Diversity of land species has remained the same for 60 million years
The amount of biodiversity we have on land today has remained the same for at least 60 million years, soon after the dinosaurs were wiped out. An international team of researchers led by the University of Birmingham has found that the number of species has increased only occasionally throughout time, with sudden spikes in diversity being followed by plateaus lasting tens of millions of years.
Scientists have previously theorized that diversity increased steadily throughout time, which would mean that biodiversity today is much greater than it was in prehistoric times. Modern computing techniques that are capable of analyzing hundreds of thousands of fossils are showing patterns of land diversity that challenge this theory.
The current study was focused on fossil data collected by palaeontologists over the past 200 years at around 30,000 different fossil sites worldwide. The fossil data represented land vertebrates dating back to the first evidence of this group nearly 400 million years ago.
The study revealed that it has been tens of millions of years since there was a significant increase in the average number of species. The research suggests that competition for food and space among land vertebrates limits the number of species that can coexist.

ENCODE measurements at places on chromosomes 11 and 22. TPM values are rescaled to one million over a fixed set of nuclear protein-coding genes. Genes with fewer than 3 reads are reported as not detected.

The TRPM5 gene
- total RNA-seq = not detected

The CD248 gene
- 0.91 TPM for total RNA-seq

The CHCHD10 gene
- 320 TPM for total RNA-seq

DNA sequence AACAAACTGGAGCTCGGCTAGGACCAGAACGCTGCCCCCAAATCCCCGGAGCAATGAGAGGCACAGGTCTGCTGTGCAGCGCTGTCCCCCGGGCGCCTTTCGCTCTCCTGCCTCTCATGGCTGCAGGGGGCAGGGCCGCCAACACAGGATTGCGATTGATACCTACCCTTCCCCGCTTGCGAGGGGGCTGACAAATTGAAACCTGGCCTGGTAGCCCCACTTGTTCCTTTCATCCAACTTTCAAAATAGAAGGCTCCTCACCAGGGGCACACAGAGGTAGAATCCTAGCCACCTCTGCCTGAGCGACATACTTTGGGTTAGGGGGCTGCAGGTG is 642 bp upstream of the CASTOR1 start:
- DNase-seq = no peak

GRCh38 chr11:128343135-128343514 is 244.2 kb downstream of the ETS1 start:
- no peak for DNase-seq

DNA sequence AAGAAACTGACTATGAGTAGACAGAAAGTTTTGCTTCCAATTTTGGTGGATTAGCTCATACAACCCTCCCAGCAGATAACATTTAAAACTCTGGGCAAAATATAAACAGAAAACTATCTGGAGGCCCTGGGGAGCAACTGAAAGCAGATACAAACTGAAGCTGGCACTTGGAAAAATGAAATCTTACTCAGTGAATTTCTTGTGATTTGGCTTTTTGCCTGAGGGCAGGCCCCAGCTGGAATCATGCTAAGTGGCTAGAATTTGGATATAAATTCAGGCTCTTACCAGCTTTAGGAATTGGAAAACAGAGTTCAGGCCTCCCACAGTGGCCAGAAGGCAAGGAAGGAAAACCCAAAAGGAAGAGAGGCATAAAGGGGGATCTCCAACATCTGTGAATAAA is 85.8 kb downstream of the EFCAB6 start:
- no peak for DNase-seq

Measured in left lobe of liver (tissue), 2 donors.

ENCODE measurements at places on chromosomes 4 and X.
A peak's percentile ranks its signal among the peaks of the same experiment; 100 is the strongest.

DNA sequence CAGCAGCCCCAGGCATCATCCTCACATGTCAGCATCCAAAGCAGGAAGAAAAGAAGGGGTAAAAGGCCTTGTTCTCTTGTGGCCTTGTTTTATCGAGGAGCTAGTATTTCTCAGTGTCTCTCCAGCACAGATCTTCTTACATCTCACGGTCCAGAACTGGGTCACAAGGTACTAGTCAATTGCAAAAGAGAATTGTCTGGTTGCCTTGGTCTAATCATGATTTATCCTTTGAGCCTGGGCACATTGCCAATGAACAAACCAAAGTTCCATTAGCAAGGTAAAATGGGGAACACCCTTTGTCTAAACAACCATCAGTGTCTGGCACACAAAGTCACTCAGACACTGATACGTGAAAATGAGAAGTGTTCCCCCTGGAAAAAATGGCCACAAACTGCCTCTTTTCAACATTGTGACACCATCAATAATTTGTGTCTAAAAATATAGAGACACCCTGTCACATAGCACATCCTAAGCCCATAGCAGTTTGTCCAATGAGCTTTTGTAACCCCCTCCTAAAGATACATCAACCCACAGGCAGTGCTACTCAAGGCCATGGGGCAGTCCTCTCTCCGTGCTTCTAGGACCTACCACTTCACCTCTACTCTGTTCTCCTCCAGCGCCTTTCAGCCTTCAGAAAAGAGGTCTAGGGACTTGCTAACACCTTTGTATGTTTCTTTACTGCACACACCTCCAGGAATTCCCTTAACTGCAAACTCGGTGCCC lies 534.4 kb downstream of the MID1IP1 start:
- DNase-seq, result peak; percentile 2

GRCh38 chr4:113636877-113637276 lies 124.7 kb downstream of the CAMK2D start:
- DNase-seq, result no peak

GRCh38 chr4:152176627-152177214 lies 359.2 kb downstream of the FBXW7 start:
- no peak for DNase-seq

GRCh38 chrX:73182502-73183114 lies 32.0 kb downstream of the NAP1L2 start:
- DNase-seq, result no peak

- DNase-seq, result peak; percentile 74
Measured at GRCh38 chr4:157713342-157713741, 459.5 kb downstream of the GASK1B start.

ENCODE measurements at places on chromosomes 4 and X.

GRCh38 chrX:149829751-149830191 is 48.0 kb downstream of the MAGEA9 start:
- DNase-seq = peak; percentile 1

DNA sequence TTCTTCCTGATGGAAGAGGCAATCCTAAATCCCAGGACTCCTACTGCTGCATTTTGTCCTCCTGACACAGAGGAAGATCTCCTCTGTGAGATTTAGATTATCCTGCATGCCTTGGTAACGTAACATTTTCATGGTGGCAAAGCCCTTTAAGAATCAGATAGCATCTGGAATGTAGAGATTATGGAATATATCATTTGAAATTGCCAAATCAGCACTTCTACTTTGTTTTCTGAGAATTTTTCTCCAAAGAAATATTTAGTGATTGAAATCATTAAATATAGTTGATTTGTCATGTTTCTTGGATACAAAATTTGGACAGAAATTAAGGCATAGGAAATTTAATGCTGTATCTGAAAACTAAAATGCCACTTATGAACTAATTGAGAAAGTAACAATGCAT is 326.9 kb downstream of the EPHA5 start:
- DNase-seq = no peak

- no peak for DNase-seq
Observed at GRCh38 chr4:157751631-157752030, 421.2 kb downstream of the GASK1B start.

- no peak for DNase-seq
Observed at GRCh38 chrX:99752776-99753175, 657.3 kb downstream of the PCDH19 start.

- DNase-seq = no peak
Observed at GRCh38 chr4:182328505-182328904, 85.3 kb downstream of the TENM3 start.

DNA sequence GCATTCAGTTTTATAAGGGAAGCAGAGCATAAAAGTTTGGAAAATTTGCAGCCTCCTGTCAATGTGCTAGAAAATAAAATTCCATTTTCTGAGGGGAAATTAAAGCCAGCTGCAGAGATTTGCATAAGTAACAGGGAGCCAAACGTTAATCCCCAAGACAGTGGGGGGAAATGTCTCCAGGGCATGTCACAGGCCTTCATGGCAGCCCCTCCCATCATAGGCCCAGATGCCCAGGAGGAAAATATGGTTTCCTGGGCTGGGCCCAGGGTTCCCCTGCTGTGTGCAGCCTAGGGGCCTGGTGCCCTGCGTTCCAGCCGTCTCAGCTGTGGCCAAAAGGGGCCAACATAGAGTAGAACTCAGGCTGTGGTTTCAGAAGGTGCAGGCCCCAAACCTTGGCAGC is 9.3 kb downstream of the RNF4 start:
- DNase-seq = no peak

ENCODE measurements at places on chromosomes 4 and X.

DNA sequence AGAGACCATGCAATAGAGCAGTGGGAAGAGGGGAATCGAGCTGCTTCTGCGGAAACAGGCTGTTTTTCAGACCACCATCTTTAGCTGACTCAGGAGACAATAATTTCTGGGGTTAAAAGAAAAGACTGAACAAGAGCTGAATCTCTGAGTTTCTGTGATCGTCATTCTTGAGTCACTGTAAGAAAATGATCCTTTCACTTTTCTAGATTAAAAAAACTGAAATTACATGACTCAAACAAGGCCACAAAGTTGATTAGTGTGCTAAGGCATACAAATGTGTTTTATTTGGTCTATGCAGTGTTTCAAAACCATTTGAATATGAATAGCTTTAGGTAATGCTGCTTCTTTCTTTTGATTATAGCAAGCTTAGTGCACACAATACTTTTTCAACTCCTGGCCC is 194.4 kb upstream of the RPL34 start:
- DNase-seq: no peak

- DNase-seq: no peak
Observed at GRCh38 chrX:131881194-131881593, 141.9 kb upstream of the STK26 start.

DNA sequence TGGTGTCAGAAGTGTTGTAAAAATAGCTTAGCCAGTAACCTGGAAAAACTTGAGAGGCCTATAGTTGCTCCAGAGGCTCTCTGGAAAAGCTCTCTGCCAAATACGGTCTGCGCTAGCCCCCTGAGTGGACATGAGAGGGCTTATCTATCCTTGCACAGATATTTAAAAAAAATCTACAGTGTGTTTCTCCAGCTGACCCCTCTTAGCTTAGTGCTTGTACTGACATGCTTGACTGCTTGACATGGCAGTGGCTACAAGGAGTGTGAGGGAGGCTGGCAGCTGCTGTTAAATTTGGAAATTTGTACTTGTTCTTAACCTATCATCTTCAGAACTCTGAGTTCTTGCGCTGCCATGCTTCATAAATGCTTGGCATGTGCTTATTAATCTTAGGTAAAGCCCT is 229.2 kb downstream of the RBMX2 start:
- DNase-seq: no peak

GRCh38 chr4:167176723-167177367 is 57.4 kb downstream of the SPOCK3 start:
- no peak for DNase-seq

“Scientists often think that species diversity has been increasing unchecked over millions of years, and that diversity is much greater today than it was in the distant past,” said study lead author Dr. Roger Close. “Our research shows that numbers of species within terrestrial communities are limited over long timescales, which contradicts the results of many experiments in modern ecological communities – now we need to understand why.”
“Contrary to what you might expect, the largest increase in diversity within land vertebrate communities came after the mass extinction that wiped out the dinosaurs, 66 million years ago, at the end of the Cretaceous period,” Dr. Close added. “Within just a few million years, local diversity had increased to two or three times that of pre-extinction levels – driven primarily by the spectacular success of modern mammals.”
Study co-author Professor Richard Butler added, “Our work provides an example of the combined power of the fossil record and modern statistical approaches to answer major questions about the origins of modern biodiversity. By understanding how biodiversity has changed in the past, we may be able to better understand the likely long-term impact of the current biodiversity crisis.”
The study is published in the journal Nature Ecology and Evolution.